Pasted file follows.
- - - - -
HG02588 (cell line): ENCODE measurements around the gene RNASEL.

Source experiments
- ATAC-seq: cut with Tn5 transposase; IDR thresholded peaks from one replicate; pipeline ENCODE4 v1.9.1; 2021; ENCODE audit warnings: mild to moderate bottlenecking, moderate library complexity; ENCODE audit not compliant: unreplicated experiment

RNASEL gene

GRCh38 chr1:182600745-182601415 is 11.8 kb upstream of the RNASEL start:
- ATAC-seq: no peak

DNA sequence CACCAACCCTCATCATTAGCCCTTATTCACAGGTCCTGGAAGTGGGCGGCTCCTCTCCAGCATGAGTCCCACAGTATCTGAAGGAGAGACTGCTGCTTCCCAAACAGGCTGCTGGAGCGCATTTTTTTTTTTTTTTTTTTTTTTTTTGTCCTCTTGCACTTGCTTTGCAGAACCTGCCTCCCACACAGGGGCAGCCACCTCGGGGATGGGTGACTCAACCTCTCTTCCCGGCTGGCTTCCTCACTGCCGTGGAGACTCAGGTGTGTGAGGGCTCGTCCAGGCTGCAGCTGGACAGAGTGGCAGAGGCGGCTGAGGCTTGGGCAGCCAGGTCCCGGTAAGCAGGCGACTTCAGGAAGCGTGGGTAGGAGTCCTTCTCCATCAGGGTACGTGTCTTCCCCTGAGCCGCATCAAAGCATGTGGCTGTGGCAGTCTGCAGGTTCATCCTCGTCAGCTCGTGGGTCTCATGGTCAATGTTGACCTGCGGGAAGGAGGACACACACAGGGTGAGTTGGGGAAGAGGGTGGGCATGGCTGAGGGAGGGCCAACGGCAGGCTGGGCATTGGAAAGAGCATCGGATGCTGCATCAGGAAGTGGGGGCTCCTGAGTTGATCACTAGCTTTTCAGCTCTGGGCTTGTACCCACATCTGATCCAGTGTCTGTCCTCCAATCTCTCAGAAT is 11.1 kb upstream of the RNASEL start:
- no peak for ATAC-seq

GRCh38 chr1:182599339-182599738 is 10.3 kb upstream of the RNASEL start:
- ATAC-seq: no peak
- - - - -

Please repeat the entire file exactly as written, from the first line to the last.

HG02588 (cell line): ENCODE measurements around the gene RNASEL.

Source experiments
- ATAC-seq: cut with Tn5 transposase; IDR thresholded peaks from one replicate; pipeline ENCODE4 v1.9.1; 2021; ENCODE audit warnings: mild to moderate bottlenecking, moderate library complexity; ENCODE audit not compliant: unreplicated experiment

RNASEL gene

GRCh38 chr1:182600745-182601415 is 11.8 kb upstream of the RNASEL start:
- ATAC-seq: no peak

DNA sequence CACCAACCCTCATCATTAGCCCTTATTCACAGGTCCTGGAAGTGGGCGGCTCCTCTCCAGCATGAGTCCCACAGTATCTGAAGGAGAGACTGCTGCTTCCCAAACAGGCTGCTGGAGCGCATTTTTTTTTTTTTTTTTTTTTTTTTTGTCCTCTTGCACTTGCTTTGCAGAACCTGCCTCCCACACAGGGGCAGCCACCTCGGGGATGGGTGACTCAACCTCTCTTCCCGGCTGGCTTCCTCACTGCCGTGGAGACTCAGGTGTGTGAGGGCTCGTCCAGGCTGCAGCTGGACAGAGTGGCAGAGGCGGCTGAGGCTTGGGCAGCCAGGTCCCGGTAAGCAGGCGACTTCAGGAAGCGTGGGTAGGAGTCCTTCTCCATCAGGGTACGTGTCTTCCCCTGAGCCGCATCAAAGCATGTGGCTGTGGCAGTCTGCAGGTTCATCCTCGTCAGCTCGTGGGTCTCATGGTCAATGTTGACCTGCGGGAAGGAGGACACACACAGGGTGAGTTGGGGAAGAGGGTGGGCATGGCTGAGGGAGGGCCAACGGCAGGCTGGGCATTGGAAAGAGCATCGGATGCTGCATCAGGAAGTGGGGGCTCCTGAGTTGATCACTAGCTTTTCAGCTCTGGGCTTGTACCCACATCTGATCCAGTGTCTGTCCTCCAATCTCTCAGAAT is 11.1 kb upstream of the RNASEL start:
- no peak for ATAC-seq

GRCh38 chr1:182599339-182599738 is 10.3 kb upstream of the RNASEL start:
- ATAC-seq: no peak